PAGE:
1914. He received his Bachelor of Science degree in Chemistry from Lehigh University in 1936. He took graduate courses at Columbia University (1942-1944) and in 1945 was hired as Director of Chemical Research and Industrial Hygiene for Willson Products in Reading, Pennsylvania. From Willson he moved in 1963 to Fort Detrick in Frederick, Maryland, serving as Research Chemist with the Department of Defense, and he retired in 1987. Afflicted intermittently with heart attacks and related health problems, William Wiswesser continued to conduct research, speak, and publish until his death on December 17, 1989, in Reading, Pennsylvania. During his lifetime Wiswesser was elected an alumnus member of Phi Beta Kappa at Lehigh University, earned the Exceptional Civilian Service Award (the highest honor a civilian can receive from the Army), was awarded the honorary degree of Doctor of Science from Lehigh, and received multiple recognitions from the American Chemical Society. To promote understanding of the Wiswesser Line-Formula Notation, or WLN as it came to be called, he established in 1958 a business called “CWIK List or Chemical World Index Key” (Carton 4 folder 16), and began publication of the CWIK List News, which he continued for over 40 years. In 1965 he and nine other chemists founded the Chemical Notation Association, which took on the responsibility of improving and promoting WLN, until the dissolution of the CNA in 1984.


1914 Dec. 3: William Joseph Wiswesser is born in Reading, Pennsylvania to Louis and Hattie (Flatt) Wiswesser 1931 June 11: WJW graduates from Reading Senior High School 1936 June 9: WJW graduates from Lehigh University with a Bachelor of Science degree in Chemistry 1936-1939: WJW is a Research Chemist with the Hercules Experiment Station in Wilmington, Delaware 1939-1942: WJW is a Research Chemist with the Trojan Powder Company in Allentown, Pennsylvania 1940[?]: WJW marries Katherine C. “Kitty” Connell 1939: WJW invents for patenting a Portable Pneumatic Loading Demonstrator 1939: Daughter Betty Jean is born 1939: WJW is a Chemist Assistant at the Picatinny Arsenal in New Jersey 1942-1945: WJW teaches in the Chemical Engineering Department at Cooper Union in New York City 1942-1944: WJW takes graduate courses at Columbia University 1939: WJW learns of G.K. Zipf and his Law of Least Effort 1939: Son John Michael is born 1945-1963: WJW is Director of Chemical Research and Industrial Hygiene with Willson Products in Reading, Pennsylvania 1945-1948: Five articles by WJW on the teaching of atomic structure are published in the Journal of Chemical Education 1945: WJW invents for patenting the Willson Atomic Models 1949: WJW establishes the basic principles of his line-formula chemical notation 1950 Sept.: WJW presents a paper on the “Origin and Development of Line-Formula Notations” at the meeting of the American Chemical Society in Chicago 1954: WJW’s book A Line-Formula Chemical Notation is published by Thomas Y. Crowell Company 1954: The International Union of Pure and Applied Chemistry (IUPAC), through its Commission on Certification, confirms its approval of a notation system developed by G. Malcolm Dyson. WJW organizes a petition drive to have the decision reconsidered 1958: WJW formally establishes a business called “CWIK List or Chemical World Index Key” and begins publication of the CWIK List News, which he continues to 1989. 1960: The National Science Foundation awards to the Reading Chemists’ Club a grant for “A Study of the Line-Formula Notation”. The Final Report is completed in 1965 1963-1987: WJW is Research Chemist in charge of herbicidal information management for the Department of Defense at Fort Detrick in Frederick, Maryland until 1974, when the Vegetation Control Division in which he worked was transferred to the Agricultural Research Service of the Department of Agriculture and renamed Weed Physiology and Growth Regulator Research. 1965: WJW and nine other chemists found the Chemical Notation Association, active until its dissolution in 1984 1965: WJW accepts election as alumnus member of Phi Beta Kappa at Lehigh University 1968: The Wiswesser Line-Formula Chemical Notation, revised by Elbert G. Smith from WJW’s 1954 book, is published by McGraw-Hill Book Company 1968: CWIK publishes a “Tutorial Catalog of 10,000 Short-Named Chemicals” on punched IBM cards 1968: WJW receives from the U.S. Army its Exceptional Civilian Service award, the highest honor a civilian can receive from the Army 1970: The first Reading Chemist of the Year award is presented to WJW 1971: WJW delivers talks on WLN at several meetings of chemists in Europe 1974 May 26: Lehigh University confers on WJW the honorary degree of Doctor of Science 1975: The Wiswesser Line-Formula Chemical Notation, revised a second Time by Elbert G. Smith, is published by CIMI 1975 June 7: The American Chemical Society presents to WJW the Austin M. Patterson Award for Documentation of Chemistry 1975 Sept. 28 : WJW suffers a heart attack 1977: WJW serves a President of CNA 1978: WJW has six coronary hospitalizations in six months 1978: Elbert G. Smith retires from Mills College 1979: WJW and E.G. Smith receive the first CNA award 1980 March 26: The American Chemical Society honors WJW with the Herman J. Skolnik Award 1987: WJW retires from his position at Fort Detrick 1989 Dec. 17: WJW dies in Reading, Pennsylvania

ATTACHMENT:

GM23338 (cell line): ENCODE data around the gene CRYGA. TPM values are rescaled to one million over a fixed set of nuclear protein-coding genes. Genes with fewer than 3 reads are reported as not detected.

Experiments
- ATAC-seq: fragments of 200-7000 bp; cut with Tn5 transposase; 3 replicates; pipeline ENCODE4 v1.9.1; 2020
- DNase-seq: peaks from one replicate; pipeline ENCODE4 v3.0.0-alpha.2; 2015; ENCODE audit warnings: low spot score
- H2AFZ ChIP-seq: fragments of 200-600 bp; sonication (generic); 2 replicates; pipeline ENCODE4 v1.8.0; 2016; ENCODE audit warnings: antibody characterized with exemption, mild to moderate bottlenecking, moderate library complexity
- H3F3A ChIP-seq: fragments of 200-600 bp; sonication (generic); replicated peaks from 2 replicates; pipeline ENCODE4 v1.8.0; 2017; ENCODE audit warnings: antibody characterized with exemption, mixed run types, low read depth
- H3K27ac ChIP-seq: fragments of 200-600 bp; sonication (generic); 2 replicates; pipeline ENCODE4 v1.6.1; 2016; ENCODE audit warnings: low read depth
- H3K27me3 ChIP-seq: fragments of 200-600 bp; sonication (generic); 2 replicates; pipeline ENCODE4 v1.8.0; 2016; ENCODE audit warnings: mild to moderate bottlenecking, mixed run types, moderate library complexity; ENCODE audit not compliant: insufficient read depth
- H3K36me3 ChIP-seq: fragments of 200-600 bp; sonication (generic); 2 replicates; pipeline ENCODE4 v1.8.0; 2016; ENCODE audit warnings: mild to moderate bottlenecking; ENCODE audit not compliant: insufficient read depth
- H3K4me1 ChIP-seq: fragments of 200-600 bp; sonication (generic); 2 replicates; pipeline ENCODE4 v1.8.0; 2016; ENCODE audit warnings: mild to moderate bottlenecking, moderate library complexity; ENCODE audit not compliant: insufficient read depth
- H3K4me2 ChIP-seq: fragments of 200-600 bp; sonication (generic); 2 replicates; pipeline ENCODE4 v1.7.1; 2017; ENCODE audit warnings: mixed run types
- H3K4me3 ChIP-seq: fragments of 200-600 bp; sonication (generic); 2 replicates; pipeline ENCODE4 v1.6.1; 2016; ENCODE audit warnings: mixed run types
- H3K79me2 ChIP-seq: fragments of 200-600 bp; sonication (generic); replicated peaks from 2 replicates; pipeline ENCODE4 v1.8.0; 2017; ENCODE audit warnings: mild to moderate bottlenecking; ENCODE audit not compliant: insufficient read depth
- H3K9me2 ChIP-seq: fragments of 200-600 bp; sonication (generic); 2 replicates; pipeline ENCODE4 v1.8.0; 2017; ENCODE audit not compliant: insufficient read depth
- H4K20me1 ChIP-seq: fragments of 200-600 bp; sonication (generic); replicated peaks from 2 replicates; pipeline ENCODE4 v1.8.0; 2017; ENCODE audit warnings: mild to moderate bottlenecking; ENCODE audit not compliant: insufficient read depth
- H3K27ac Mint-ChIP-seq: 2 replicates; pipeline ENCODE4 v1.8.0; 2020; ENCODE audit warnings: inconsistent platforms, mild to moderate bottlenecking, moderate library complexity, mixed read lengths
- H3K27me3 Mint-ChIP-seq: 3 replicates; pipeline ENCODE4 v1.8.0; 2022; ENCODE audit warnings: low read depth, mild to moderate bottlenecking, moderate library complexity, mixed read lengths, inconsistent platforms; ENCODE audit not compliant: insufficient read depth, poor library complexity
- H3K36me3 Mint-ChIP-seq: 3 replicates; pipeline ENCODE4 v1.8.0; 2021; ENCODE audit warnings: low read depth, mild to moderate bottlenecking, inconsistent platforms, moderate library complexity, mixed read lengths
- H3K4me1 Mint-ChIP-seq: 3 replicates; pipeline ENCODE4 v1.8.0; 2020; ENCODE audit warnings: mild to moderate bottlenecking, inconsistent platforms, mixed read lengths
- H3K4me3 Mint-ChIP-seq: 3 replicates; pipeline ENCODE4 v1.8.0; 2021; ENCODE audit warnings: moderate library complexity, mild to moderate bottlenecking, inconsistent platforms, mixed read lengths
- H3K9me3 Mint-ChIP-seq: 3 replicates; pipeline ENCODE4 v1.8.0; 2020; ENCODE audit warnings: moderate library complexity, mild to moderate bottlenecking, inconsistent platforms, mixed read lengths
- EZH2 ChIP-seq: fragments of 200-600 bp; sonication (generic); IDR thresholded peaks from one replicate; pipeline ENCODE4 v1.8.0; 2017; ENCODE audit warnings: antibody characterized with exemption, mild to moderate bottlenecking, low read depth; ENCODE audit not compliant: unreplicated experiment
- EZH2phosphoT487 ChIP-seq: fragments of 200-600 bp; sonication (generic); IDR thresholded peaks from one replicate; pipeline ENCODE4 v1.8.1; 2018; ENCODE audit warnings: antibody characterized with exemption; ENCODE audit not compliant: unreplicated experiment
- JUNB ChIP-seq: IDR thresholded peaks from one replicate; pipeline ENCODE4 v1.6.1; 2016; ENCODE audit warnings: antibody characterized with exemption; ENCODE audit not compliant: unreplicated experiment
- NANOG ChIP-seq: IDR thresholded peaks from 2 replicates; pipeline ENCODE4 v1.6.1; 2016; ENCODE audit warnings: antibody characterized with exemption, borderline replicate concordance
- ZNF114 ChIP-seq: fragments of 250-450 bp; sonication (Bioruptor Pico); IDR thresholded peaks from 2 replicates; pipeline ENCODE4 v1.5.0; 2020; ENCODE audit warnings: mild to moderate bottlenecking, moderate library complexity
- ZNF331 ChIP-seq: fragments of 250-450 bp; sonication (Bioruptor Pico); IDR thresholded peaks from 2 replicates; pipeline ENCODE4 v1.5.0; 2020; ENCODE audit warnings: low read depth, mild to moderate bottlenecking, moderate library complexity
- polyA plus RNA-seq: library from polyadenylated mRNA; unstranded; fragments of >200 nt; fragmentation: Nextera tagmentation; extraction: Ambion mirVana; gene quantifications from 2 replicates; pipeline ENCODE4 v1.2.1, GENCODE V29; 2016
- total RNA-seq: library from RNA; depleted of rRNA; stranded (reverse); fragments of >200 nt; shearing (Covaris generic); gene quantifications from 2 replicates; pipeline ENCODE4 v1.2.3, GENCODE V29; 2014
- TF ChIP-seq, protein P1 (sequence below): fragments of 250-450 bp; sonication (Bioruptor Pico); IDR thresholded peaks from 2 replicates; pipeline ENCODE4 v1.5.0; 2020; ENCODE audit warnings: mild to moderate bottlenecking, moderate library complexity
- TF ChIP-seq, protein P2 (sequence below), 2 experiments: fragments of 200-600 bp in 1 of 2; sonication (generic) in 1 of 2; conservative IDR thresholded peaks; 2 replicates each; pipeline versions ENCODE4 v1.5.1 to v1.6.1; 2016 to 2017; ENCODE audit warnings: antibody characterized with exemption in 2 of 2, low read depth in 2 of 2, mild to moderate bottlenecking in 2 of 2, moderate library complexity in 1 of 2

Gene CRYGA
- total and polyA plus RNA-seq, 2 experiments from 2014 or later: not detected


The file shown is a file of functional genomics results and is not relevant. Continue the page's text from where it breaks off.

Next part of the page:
32 Linear Feet

Language of Materials



This collection contains material regarding the life of William J. Wiswesser, with special focus on his Line Notation Formula including correspondence with other chemists and printed materials about the system.

Immediate Source of Acquisition


Physical Description

Correspondence Diagrams Photographs Drawings (visual works) Charts (graphic documents) Articles Slides (photographs) Card indexes Abstracts (summaries)


William J. Wiswesser and the Wiswesser Line-Notation Collection II
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Revision Statements

  • 2013-03-21: Finding aid information revised March 21, 2013- revised by Arielle Willett

Repository Details

Part of the Lehigh University Special Collections Repository

Lehigh University
Linderman Library
30 Library Drive
Bethlehem PA 18045 USA
610-758-6091 (Fax)